empty dog-kennel, some bones of animals, fragments of iron
hoops, and staves of old casks, lay strewn about, but no life
was stirring there. It was a picture of cold, silent decay.

" This house depresses and chills one," said Kate, " and
seems as if some blight had fallen on it. If I were supersti-

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tious, I should be almost inclined to believe that some dread-
ful crime had been perpetrated within these old walls, and
that the place had never prospered since. How frowning and
how dark it looks ! "

" Lord, my dear," replied Mrs. Nickleby, " don't talk in
that way, or you'll frighten me to death."

" It is only my foolish fancy, mama," said Kate, forcing a

" Well, then, my love, I wish you would keep your foolish
fancy to yourself, and not wake up my foolish fancy to keep
it company," retorted Mrs. Nickleby. " Why didn't you think
of all this before — you are so careless — we might have asked
Miss La Creevy to keep us company or borrowed a dog, or a
thousand things — but it always was the way, and was just the
same with your poor dear father. Unless I thought of every-
thing " This was Mrs. Nickleby's usual commencement of

a general lamentation, running through a dozen or so of com-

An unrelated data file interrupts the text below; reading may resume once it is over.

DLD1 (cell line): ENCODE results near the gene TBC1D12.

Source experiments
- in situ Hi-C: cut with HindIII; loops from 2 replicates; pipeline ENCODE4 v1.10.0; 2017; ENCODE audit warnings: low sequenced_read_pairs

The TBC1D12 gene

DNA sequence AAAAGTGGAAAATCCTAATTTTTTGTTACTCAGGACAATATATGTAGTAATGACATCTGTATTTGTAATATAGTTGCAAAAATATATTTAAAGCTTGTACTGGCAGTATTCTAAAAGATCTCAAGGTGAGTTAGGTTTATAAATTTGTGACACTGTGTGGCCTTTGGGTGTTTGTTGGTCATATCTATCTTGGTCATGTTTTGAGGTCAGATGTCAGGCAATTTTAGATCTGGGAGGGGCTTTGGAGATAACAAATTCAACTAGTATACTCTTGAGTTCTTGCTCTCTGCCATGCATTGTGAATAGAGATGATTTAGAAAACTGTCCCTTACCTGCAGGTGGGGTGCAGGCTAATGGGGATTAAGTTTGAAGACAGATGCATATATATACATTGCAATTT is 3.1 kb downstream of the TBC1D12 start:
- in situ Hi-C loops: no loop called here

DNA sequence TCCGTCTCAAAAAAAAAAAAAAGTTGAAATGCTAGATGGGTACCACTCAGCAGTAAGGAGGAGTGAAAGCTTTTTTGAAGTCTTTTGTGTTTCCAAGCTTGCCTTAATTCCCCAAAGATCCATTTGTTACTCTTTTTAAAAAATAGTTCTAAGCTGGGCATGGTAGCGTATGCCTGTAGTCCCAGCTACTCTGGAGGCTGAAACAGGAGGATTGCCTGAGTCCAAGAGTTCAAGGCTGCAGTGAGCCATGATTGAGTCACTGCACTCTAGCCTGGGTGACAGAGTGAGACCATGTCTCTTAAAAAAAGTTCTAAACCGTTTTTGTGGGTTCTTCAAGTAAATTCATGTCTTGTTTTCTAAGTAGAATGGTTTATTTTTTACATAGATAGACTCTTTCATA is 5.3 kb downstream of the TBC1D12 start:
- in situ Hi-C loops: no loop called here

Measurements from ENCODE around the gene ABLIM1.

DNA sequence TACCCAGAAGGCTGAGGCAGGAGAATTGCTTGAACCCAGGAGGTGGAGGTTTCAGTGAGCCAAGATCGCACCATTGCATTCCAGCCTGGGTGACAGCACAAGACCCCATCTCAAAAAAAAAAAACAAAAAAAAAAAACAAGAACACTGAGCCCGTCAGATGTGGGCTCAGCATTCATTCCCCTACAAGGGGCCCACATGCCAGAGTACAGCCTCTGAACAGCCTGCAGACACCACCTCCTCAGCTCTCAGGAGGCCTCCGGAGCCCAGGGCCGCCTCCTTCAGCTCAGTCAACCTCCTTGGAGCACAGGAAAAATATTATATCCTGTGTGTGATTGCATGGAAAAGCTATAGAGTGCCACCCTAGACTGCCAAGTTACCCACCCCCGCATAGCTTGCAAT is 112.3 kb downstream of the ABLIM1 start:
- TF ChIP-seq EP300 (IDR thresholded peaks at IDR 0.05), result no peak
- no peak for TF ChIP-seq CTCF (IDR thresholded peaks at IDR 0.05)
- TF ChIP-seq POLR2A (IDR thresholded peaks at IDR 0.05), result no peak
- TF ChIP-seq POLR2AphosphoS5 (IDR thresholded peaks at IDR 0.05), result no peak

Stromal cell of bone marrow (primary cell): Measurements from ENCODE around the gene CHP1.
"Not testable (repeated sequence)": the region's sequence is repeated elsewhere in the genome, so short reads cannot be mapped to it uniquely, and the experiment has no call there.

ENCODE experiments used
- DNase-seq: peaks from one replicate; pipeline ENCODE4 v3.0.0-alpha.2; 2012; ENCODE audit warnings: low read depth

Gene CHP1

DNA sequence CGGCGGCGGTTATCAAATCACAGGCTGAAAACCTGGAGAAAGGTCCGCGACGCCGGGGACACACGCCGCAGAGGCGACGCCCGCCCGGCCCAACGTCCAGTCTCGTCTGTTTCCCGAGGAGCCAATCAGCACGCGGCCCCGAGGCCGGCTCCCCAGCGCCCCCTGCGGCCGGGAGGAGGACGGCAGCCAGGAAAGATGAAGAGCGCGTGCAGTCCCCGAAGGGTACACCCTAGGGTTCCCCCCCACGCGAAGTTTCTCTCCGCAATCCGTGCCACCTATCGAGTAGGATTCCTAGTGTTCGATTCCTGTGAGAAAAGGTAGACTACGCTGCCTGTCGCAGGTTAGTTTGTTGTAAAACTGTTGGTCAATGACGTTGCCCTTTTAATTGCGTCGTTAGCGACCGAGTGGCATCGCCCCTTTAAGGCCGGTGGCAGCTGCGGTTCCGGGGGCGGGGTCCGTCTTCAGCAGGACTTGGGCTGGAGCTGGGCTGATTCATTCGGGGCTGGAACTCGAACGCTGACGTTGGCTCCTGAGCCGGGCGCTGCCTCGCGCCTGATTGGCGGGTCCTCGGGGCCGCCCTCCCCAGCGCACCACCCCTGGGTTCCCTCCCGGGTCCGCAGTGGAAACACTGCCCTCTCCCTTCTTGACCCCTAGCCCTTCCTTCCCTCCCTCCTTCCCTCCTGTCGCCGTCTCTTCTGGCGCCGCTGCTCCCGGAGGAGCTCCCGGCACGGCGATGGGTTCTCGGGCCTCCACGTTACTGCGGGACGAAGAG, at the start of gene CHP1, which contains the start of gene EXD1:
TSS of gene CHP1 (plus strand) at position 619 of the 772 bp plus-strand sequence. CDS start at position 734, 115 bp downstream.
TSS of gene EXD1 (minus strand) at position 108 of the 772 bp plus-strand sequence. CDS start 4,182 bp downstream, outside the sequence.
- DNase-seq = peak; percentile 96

plicated sentences addressed to nobody in particular, and into
which she now launched until. her breath was exhausted.

Newman appeared not to hear these remarks, but preceded
them to a couple of rooms on the first floor, which some kind
of attempt had been made to render habitable. In one, were
a few chairs, a table, an old hearth-rug, and some faded baize ;
and a fire was ready laid in the grate. In the other, stood an
old tent bedstead, and a few scanty articles of chamber furni-

" Well, my dear," said Mrs. Nickleby, trying to be pleased,
" now isn't this thoughtful and considerate of your uncle ?
Why, we should not have had anything but the bed we bought
yesterday, to lie down upon, if it hadn't been for his thought-
fulness ! "

" Very kind, indeed," replied Kate, looking round.

Newman Noggs did not say that he had hunted up the old
furniture they saw, from attic and celler ; or that he had taken
in the halfpenny-worth of milk for tea that stood upon a
shelf, or filled the rusty kettle on the hob, or collected the
wood chips from the wharf, or begged the coals. But the no-
tion of Ralph Nickleby having directed it to be done, tickled
his fancy so much, that he could not refrain from cracking all
his ten fingers in succession ; at which performance Mrs.
Nickleby was rather startled at first, but supposing it to be in
some remote manner connected with the gout, did not remark

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" We need detain you no. longer, I think," said Kate.
• " Is there nothing I can do ? " asked Newman.

" Nothing, thank you," rejoined Miss Nickleby.

" Perhapr, my dear, Mr. Noggs would like to drink our
healths," said Mrs. Nickleby, fumbling in her reticule for
some small coin.

" I think, mama," said Kate, hesitating and remarking